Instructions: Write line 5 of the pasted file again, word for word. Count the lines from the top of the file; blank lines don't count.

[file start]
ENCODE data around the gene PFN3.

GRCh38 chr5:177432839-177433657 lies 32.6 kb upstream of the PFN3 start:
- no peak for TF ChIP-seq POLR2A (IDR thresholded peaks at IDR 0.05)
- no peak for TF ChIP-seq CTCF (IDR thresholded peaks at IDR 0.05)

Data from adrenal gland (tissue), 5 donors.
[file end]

Data from adrenal gland (tissue), 5 donors.